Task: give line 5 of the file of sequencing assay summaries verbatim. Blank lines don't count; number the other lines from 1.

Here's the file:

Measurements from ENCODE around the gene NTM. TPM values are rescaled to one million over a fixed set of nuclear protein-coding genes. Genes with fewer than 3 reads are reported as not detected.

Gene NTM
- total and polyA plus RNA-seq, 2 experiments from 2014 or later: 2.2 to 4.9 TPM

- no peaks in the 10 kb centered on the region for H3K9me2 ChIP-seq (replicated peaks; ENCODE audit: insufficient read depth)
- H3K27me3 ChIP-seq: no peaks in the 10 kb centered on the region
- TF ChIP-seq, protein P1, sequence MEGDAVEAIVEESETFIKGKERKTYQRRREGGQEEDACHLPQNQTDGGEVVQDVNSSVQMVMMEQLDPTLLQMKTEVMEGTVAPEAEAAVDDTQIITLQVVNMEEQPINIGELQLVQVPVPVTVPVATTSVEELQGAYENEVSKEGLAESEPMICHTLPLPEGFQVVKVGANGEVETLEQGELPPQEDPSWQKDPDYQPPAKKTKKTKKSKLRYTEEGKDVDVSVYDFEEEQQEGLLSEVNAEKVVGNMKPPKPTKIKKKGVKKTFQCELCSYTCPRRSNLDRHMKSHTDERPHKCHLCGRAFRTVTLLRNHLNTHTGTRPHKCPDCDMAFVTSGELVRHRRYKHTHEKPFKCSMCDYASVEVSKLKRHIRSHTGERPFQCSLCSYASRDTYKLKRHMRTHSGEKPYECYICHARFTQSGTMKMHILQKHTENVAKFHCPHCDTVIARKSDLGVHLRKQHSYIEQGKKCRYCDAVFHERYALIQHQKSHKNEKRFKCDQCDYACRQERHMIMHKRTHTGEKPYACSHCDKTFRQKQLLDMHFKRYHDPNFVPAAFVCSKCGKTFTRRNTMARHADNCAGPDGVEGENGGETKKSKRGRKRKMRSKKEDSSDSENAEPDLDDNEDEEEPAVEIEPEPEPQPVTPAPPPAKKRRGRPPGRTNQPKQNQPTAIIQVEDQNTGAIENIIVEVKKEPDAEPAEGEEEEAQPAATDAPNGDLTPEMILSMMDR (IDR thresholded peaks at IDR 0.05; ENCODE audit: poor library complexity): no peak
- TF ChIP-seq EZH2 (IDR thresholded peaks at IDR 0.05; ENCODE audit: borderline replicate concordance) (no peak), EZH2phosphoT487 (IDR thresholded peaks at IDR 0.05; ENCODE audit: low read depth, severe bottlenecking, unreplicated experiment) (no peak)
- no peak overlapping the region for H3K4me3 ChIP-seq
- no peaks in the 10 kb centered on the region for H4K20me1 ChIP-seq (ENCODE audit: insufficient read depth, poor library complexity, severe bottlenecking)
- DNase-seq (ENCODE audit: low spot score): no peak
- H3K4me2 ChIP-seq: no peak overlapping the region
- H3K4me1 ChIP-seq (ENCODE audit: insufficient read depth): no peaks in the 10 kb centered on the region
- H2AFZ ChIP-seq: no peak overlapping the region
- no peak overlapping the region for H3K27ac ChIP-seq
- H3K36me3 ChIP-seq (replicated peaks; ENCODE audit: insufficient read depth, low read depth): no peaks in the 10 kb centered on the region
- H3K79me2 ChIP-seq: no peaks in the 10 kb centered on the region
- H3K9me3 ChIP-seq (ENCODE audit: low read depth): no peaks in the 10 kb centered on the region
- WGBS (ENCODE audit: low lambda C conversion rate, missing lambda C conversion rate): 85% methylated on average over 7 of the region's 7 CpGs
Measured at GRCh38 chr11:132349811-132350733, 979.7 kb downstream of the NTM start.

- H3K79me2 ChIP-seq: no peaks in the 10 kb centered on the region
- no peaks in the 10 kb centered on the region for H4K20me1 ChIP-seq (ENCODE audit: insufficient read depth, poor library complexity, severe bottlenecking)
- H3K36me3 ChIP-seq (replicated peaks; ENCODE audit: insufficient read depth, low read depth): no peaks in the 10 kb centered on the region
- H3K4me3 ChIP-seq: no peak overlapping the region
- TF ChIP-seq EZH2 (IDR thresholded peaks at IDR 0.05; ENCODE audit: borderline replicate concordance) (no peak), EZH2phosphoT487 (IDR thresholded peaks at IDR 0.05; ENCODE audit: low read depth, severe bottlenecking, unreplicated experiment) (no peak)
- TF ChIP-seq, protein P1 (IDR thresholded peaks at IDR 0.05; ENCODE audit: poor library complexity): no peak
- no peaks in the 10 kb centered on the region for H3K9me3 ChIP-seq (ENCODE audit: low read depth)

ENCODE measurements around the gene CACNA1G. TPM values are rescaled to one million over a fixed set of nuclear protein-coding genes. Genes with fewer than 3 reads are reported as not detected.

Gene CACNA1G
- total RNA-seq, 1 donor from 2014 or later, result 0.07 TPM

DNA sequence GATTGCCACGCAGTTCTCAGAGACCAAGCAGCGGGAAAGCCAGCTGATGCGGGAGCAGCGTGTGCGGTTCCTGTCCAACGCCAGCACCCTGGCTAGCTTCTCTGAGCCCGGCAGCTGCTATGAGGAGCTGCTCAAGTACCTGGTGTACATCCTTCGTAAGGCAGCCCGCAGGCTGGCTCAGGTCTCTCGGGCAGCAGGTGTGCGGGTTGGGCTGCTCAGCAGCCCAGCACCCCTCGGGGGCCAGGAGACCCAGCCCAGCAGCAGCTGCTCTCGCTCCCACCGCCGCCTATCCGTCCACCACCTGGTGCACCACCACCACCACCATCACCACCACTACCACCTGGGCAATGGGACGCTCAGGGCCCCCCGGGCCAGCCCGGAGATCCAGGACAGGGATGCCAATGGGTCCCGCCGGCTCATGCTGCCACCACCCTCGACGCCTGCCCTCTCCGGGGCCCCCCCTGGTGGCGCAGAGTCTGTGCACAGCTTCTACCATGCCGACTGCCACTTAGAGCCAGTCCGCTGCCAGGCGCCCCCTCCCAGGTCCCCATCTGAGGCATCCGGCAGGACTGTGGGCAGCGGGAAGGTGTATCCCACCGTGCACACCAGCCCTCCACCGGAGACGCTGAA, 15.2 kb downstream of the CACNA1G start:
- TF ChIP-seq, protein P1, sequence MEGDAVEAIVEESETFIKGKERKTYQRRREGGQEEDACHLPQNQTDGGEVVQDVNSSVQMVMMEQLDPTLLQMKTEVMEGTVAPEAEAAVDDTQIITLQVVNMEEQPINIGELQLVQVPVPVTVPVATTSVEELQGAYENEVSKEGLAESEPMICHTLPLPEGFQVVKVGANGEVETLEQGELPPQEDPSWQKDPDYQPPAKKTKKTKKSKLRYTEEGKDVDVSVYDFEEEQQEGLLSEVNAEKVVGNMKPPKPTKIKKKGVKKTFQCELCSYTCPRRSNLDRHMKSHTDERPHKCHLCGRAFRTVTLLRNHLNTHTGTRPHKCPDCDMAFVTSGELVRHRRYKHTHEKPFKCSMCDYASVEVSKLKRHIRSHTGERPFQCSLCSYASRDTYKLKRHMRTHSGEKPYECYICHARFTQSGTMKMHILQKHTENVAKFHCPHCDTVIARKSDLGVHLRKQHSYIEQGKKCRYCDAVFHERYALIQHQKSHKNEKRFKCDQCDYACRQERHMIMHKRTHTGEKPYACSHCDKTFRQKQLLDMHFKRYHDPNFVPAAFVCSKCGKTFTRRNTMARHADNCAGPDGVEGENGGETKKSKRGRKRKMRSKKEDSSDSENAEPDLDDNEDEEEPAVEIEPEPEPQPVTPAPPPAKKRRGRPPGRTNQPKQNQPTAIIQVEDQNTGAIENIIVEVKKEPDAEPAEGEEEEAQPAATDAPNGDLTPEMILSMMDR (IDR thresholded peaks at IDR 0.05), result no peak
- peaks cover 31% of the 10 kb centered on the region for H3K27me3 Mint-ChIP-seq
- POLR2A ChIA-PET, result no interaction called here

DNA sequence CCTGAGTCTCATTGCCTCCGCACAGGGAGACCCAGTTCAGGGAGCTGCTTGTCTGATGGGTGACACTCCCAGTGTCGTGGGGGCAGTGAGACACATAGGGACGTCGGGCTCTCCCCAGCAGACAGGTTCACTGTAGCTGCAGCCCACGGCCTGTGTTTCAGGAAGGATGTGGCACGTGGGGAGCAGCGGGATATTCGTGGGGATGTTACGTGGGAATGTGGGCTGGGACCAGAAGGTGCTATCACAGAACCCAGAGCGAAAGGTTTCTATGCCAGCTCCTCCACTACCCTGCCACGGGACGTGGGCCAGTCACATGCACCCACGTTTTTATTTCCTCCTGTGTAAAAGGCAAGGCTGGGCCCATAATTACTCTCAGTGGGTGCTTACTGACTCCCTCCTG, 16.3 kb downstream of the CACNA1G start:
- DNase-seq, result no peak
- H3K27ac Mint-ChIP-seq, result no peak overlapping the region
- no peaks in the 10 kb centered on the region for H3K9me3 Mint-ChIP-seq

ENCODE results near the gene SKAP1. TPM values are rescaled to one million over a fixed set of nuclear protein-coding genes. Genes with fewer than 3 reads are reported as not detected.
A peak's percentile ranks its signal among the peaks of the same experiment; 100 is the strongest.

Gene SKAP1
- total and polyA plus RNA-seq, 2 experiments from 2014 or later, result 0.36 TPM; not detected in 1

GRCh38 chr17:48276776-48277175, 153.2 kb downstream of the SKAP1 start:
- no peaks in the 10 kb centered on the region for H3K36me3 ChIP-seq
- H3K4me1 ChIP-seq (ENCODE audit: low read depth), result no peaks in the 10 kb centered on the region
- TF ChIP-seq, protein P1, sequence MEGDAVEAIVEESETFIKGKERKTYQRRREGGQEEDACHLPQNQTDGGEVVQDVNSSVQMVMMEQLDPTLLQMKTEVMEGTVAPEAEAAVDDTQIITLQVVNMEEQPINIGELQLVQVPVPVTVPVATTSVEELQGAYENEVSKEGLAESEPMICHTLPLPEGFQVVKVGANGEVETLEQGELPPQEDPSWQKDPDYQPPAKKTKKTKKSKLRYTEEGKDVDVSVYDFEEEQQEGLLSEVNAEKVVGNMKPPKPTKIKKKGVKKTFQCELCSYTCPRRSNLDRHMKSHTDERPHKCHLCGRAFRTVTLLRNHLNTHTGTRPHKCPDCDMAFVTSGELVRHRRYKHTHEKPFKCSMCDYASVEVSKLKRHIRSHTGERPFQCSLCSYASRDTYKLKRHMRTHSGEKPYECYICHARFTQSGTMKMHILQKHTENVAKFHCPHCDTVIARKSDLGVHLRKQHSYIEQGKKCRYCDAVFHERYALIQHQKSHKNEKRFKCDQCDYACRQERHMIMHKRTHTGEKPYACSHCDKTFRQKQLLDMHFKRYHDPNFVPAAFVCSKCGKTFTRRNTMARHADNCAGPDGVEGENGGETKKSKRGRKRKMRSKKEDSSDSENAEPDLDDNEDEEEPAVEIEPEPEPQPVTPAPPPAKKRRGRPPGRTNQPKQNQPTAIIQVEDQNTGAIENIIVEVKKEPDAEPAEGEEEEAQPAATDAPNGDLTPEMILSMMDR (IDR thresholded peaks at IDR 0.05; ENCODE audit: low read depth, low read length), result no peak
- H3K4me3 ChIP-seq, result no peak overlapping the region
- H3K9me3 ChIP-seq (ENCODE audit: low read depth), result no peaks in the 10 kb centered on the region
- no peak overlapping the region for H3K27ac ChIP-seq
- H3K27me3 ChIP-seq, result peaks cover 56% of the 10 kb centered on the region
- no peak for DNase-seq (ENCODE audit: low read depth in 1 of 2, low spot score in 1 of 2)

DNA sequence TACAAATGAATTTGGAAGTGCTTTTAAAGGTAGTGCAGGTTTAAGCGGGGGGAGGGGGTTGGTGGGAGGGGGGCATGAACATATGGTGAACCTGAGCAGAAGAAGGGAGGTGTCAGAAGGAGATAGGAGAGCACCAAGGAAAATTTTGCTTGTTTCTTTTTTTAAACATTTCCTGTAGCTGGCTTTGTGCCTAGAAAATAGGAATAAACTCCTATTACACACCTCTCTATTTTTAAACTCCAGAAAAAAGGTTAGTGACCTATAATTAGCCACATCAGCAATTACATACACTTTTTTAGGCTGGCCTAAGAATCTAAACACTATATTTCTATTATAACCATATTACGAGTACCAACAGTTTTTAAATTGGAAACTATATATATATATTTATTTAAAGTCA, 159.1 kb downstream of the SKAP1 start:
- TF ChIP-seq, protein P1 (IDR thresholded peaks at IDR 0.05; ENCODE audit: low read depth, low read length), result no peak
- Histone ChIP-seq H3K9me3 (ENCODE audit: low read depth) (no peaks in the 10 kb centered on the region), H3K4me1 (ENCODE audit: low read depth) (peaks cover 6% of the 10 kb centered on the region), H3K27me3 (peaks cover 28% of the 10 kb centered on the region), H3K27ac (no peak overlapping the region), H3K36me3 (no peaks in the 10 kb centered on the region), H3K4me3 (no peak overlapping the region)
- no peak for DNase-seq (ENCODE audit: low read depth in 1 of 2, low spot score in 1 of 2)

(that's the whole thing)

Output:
- H3K27me3 ChIP-seq: no peaks in the 10 kb centered on the region